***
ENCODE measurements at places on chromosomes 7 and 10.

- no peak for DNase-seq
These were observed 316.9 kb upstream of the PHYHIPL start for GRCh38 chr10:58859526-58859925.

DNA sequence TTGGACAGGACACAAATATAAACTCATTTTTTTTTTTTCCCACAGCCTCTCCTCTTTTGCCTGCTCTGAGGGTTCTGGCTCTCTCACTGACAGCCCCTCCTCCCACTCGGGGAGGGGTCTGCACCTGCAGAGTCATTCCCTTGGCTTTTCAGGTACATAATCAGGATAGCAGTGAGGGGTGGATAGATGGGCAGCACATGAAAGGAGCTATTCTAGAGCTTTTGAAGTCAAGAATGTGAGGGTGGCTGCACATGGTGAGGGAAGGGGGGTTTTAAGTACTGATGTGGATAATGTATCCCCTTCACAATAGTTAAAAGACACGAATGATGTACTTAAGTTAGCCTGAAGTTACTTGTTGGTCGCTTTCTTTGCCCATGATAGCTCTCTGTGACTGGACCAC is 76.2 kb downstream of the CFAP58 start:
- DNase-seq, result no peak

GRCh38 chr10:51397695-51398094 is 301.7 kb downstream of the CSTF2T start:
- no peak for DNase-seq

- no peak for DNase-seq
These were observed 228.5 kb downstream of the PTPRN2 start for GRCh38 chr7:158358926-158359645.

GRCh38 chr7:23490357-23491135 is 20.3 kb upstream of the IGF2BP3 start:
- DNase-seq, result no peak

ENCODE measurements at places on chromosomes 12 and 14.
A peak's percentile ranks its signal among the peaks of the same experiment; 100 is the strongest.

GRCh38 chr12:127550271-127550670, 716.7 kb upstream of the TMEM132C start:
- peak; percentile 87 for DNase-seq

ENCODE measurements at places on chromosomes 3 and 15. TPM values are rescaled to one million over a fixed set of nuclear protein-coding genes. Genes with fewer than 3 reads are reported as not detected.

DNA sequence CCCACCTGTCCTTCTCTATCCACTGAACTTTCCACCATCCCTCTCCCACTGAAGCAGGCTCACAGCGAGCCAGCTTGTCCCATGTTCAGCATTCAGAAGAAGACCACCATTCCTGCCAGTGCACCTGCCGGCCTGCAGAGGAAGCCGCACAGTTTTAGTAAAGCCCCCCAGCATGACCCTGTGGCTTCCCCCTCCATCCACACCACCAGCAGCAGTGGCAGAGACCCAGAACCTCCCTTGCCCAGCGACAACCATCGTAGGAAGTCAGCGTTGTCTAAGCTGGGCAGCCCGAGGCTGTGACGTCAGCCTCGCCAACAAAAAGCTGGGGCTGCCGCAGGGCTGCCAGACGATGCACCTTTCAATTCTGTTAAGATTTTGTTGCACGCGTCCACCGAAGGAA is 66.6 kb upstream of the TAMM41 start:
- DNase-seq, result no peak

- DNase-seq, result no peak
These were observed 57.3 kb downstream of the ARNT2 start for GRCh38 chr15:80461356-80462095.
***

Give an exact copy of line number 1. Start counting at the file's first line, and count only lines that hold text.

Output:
ENCODE measurements at places on chromosomes 7 and 10.